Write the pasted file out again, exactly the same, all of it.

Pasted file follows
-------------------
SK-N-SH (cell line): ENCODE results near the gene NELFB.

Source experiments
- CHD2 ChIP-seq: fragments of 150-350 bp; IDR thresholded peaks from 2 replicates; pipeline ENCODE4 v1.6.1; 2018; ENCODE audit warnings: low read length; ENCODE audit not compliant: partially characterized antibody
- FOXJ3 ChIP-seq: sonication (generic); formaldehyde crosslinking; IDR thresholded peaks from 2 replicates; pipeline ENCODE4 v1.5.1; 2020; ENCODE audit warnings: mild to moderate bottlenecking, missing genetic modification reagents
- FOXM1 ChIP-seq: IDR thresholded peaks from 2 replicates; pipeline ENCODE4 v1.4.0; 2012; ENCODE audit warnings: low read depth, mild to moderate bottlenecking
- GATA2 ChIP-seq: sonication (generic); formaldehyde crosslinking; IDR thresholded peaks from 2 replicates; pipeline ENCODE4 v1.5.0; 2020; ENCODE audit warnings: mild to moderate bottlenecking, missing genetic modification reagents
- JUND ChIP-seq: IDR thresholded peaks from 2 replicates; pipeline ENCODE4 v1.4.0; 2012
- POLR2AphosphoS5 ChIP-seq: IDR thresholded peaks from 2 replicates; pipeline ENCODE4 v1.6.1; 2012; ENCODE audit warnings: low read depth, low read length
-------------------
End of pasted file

SK-N-SH (cell line): ENCODE results near the gene NELFB.

Source experiments
- CHD2 ChIP-seq: fragments of 150-350 bp; IDR thresholded peaks from 2 replicates; pipeline ENCODE4 v1.6.1; 2018; ENCODE audit warnings: low read length; ENCODE audit not compliant: partially characterized antibody
- FOXJ3 ChIP-seq: sonication (generic); formaldehyde crosslinking; IDR thresholded peaks from 2 replicates; pipeline ENCODE4 v1.5.1; 2020; ENCODE audit warnings: mild to moderate bottlenecking, missing genetic modification reagents
- FOXM1 ChIP-seq: IDR thresholded peaks from 2 replicates; pipeline ENCODE4 v1.4.0; 2012; ENCODE audit warnings: low read depth, mild to moderate bottlenecking
- GATA2 ChIP-seq: sonication (generic); formaldehyde crosslinking; IDR thresholded peaks from 2 replicates; pipeline ENCODE4 v1.5.0; 2020; ENCODE audit warnings: mild to moderate bottlenecking, missing genetic modification reagents
- JUND ChIP-seq: IDR thresholded peaks from 2 replicates; pipeline ENCODE4 v1.4.0; 2012
- POLR2AphosphoS5 ChIP-seq: IDR thresholded peaks from 2 replicates; pipeline ENCODE4 v1.6.1; 2012; ENCODE audit warnings: low read depth, low read length